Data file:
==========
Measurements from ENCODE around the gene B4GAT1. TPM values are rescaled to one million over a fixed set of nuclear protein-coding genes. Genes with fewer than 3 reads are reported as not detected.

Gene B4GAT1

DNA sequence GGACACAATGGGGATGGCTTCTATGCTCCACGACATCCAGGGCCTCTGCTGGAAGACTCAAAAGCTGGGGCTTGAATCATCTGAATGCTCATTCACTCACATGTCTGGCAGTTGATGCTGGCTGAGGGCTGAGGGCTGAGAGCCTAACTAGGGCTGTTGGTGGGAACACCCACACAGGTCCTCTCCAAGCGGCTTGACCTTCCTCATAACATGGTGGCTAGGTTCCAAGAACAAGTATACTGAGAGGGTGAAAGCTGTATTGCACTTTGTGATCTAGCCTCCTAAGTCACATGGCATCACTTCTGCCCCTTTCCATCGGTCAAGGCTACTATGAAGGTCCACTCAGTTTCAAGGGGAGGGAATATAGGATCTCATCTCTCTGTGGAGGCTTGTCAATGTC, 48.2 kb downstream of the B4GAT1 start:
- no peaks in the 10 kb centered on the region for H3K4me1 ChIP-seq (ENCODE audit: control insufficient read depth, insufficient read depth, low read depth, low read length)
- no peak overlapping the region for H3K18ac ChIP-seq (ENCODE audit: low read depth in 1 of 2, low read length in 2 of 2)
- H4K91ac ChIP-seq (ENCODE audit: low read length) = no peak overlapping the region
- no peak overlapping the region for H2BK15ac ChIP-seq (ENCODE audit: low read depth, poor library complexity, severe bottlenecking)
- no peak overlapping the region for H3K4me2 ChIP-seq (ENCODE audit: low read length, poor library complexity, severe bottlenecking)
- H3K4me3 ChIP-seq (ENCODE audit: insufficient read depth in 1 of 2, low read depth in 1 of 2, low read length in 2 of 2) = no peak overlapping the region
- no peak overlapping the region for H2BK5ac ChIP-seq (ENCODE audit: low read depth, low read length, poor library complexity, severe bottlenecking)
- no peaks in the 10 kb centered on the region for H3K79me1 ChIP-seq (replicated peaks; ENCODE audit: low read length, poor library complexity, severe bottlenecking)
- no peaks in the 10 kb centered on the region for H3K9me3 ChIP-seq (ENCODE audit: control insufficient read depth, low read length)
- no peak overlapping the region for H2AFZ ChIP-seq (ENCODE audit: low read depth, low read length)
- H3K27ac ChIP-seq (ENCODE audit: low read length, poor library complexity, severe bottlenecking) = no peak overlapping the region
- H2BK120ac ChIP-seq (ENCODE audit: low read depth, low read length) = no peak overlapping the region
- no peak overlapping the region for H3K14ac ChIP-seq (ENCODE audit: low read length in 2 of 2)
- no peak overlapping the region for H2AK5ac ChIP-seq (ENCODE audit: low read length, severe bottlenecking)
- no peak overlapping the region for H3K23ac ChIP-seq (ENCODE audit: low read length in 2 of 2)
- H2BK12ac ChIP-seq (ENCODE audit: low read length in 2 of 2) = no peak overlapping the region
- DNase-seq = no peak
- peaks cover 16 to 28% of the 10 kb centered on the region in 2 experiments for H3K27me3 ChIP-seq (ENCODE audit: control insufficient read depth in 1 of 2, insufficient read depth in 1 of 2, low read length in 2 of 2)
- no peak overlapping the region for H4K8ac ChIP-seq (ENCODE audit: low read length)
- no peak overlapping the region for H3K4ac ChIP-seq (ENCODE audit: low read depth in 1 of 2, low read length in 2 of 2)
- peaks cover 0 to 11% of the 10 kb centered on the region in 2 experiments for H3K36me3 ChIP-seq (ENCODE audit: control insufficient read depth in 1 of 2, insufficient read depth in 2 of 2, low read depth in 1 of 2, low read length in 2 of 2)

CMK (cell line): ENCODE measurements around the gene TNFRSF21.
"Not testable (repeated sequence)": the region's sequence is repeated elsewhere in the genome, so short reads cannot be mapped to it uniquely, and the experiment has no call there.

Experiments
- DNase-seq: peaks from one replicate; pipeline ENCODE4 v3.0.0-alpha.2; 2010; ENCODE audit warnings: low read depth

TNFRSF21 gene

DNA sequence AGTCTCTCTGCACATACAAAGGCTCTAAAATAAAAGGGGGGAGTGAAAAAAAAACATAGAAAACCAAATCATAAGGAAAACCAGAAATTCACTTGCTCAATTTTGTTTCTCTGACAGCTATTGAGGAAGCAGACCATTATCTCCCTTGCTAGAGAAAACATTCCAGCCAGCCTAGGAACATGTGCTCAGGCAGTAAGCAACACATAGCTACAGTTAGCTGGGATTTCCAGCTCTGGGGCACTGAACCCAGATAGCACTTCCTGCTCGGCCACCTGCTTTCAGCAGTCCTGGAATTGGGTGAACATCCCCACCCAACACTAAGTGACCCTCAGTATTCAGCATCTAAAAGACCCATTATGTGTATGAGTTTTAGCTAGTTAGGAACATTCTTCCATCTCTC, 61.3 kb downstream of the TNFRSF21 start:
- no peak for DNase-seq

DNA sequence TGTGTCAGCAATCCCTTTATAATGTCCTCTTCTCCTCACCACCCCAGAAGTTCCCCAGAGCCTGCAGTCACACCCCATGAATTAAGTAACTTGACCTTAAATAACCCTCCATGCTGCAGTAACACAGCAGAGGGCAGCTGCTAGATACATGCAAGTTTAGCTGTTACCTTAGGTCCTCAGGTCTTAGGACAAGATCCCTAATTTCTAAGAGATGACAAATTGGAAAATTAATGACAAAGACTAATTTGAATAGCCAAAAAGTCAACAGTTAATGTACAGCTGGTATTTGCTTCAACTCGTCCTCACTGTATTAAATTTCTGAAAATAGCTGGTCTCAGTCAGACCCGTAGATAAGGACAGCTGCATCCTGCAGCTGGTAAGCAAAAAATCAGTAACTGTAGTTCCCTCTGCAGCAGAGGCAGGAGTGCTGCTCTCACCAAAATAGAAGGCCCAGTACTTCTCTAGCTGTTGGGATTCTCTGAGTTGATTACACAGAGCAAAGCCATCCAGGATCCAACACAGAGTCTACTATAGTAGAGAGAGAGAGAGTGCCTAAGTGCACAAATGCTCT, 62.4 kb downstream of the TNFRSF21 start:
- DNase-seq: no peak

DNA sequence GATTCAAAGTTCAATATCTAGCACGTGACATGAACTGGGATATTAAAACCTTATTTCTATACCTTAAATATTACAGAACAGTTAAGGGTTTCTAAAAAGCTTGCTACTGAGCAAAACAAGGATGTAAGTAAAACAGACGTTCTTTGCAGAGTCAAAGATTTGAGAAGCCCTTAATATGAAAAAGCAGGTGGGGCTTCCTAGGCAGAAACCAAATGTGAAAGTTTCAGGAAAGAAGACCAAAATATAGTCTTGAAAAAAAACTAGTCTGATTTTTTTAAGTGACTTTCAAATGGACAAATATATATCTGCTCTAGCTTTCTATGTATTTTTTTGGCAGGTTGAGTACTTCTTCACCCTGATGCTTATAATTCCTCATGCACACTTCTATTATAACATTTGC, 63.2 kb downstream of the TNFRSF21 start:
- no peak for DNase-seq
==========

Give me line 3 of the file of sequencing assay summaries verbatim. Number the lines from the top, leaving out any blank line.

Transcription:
DNA sequence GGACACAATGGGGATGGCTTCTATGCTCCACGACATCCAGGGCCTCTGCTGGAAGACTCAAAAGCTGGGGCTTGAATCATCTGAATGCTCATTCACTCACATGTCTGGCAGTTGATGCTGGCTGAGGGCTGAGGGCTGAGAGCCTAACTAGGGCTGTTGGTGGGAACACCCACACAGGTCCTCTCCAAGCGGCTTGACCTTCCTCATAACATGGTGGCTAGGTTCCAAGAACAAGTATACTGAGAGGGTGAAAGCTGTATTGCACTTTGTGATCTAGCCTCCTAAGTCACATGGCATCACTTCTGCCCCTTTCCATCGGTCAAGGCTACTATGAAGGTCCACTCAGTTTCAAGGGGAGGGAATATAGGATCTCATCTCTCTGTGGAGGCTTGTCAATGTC, 48.2 kb downstream of the B4GAT1 start: